One of the biggest challenges in my current role has been navigating around a completely new working environment. Moving into the public sector for the first time has offered a host of new learning experiences, and I’ve had to adapt to navigating a world in which the public interest is paramount. It’s been a real eye-opener, and I’ve seen plenty of good practice I would want to take with me back into the private sector. The steepest learning curve has been focusing on a single topic which has been audit. In my previous secretariat roles, there have always been dozens of competing priorities, and it is sometimes difficult to cover an area as comprehensively as one would like because compromises must be made in order to move on to the next thing at pace. With the Brydon Review I’ve had to shift into a different way of working, going much deeper and wider on the detail of every aspect of an audit. It’s a much more studious way of working and took some getting used to.
Winning last year’s Company Secretary of the Year award has got to be up there, but in my day-to-day working life I feel most proud when I’ve made a difference to someone else. The Secretariat should be a hub which facilitates the smooth running of everything it touches, and that means being seen as technical subject matter experts as well individuals whose knowledge of the people and goings on around them is seen as valuable. Nothing makes my day more than when I receive a message of support from someone who values me or my team’s work. For the same reason, I get a lot out of being part of the Institute’s mentoring scheme. I benefitted as a mentee many years ago, and now I get the opportunity to do the same for others.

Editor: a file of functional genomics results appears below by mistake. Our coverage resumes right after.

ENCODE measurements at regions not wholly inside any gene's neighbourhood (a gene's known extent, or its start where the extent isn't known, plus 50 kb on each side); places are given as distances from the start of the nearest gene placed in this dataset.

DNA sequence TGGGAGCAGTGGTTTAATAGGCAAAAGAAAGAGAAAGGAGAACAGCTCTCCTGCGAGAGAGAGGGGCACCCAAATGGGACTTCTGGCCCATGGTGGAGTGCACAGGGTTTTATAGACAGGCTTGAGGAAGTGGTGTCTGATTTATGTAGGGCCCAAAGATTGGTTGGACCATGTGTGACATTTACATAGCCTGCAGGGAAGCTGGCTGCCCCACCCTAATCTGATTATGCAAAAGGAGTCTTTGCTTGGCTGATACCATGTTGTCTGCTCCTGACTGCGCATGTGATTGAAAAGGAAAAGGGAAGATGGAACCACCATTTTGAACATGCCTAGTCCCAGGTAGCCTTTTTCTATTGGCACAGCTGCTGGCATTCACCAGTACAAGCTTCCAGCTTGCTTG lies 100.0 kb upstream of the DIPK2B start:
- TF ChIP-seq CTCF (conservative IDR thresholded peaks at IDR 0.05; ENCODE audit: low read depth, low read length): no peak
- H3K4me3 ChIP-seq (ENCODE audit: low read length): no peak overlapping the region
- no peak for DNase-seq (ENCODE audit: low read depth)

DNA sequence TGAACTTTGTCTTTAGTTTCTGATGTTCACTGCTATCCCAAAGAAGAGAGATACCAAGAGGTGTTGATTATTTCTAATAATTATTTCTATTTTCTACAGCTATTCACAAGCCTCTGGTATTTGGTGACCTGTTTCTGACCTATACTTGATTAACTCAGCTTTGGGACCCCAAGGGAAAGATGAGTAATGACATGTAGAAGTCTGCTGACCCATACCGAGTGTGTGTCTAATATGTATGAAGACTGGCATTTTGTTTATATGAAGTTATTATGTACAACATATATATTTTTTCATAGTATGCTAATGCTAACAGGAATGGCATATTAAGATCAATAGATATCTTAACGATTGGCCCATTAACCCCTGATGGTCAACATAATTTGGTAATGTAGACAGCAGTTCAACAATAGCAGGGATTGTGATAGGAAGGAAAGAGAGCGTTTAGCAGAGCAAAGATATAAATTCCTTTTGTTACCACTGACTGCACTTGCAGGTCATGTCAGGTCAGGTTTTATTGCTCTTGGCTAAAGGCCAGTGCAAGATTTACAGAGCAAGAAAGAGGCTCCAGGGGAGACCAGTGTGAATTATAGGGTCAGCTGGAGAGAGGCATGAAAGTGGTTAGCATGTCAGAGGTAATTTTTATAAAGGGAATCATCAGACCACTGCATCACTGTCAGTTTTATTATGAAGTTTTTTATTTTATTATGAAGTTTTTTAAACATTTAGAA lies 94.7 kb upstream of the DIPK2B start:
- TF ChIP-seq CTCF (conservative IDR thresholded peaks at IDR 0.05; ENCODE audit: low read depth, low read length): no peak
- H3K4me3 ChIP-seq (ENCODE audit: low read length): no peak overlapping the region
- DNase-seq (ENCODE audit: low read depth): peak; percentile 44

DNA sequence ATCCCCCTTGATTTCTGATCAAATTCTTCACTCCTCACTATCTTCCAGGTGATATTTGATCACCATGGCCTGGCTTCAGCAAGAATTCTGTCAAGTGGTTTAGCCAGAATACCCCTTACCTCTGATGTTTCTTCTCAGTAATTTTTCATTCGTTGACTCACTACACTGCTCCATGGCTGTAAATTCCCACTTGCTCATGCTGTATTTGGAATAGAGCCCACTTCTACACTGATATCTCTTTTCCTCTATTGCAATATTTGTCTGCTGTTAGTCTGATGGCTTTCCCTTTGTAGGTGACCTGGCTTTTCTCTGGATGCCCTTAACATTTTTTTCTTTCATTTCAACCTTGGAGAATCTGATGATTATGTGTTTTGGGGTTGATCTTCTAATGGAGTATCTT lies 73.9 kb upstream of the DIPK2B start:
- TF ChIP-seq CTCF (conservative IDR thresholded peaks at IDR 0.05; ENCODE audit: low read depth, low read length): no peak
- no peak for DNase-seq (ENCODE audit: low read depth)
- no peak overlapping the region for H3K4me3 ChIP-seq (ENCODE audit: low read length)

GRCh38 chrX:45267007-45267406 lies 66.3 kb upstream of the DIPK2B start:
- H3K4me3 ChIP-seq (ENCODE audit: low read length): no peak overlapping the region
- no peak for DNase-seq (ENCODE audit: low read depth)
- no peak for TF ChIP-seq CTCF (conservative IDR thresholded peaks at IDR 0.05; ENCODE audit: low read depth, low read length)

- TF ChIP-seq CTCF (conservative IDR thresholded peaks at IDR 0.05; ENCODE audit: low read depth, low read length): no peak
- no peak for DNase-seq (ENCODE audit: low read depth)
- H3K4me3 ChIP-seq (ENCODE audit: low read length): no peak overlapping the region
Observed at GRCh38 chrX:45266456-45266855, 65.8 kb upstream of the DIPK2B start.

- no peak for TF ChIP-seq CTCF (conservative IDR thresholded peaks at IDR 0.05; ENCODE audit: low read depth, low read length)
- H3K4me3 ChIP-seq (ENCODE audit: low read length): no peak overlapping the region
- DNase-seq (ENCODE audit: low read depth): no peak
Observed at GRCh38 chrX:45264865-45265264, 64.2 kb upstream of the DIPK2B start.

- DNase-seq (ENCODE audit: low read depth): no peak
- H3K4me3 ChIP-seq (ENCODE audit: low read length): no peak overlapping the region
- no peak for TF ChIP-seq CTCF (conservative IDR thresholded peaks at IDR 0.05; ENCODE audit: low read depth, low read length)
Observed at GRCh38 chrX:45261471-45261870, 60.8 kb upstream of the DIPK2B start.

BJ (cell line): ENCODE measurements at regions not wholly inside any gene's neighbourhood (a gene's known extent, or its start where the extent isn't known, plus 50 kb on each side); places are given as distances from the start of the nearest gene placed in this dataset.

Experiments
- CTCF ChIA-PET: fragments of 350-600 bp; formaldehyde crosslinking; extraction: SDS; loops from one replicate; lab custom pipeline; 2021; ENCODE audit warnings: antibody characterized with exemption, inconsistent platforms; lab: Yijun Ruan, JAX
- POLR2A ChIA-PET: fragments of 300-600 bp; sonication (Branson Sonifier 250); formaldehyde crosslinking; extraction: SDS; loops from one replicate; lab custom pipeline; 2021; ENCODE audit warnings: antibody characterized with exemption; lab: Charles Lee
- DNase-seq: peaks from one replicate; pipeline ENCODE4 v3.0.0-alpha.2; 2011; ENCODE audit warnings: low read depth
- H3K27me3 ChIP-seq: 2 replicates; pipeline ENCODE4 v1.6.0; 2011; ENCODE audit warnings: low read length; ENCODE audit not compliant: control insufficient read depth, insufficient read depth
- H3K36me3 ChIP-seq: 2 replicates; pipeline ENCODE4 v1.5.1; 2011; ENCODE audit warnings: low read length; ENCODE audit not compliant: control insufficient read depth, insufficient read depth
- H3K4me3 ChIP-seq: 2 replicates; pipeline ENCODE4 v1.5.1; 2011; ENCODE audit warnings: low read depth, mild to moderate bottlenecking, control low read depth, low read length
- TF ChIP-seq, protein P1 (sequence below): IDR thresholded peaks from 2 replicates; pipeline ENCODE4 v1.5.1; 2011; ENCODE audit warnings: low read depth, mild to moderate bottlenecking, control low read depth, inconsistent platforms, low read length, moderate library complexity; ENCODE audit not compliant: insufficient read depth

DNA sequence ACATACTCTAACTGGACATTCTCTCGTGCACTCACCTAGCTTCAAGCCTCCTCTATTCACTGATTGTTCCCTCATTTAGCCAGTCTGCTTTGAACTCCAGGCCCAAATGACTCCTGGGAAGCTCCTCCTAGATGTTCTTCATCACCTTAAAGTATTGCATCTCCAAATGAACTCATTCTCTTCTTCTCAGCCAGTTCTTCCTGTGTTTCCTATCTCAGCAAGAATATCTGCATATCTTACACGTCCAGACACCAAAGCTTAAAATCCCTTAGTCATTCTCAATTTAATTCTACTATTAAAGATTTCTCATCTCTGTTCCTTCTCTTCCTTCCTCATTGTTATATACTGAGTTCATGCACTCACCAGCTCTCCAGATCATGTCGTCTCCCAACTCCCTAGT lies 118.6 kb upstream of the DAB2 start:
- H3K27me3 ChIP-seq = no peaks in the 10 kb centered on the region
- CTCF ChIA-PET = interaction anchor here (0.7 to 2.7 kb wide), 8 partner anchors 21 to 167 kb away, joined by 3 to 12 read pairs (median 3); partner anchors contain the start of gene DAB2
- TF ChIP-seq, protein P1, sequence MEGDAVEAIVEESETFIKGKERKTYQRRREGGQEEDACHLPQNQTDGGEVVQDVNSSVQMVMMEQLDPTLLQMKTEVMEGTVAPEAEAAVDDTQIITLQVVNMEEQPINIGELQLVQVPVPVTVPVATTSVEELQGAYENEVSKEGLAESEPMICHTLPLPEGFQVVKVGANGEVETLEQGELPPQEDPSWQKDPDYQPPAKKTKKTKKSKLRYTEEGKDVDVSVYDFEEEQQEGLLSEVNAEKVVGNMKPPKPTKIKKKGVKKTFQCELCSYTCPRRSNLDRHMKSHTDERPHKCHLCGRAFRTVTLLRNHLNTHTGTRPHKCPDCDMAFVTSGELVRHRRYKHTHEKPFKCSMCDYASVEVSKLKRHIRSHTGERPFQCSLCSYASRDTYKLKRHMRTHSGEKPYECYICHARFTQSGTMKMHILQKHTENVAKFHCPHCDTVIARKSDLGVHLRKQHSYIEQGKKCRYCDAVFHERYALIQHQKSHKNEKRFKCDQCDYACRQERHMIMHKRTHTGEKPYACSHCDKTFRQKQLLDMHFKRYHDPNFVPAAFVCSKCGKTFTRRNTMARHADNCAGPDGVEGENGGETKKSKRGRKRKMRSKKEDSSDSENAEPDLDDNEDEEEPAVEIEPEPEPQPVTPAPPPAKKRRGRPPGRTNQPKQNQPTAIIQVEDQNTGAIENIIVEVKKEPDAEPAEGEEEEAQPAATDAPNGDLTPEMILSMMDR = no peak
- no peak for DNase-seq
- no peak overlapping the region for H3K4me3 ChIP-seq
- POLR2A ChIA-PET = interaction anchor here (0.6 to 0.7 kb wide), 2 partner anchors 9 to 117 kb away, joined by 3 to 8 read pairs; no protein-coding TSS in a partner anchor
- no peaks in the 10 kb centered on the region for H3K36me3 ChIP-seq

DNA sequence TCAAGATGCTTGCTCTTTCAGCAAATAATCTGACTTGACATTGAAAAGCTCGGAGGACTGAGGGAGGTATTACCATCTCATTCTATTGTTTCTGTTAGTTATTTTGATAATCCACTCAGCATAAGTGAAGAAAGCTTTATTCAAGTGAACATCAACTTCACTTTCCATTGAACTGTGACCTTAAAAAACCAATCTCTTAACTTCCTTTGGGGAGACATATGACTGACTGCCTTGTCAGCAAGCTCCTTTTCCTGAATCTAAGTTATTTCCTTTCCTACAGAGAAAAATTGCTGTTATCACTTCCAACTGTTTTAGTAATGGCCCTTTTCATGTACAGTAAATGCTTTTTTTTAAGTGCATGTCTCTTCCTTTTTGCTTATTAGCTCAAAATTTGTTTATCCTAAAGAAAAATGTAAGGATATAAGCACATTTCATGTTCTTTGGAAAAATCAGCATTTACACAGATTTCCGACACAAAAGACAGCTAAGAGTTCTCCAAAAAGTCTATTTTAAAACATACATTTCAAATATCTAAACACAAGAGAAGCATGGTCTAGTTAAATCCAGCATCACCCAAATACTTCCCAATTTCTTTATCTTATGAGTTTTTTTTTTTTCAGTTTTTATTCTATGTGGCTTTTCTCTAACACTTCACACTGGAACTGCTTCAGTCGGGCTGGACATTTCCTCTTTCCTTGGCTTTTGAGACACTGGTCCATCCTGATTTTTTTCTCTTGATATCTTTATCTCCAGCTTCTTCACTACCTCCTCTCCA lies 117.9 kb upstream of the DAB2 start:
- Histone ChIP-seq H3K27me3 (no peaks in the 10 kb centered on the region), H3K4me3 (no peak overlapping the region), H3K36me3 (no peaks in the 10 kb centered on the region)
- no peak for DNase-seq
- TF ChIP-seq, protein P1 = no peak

I’ve seen a real shift in that more companies are really thinking about their core purpose and how that translates into values and culture. It’s been brewing for a few years now since the FRC decided to focus more on culture and, I think in the past year in particular, a combination of factors including a perceived lack of public trust in business, investor focus on ESG issues, executive pay and the new s172 reporting requirements have caused boards to take a fresh look at what they do and more importantly, why they do it. I think that’s all down the right path as one clear purpose is worth a hundred strategic objectives.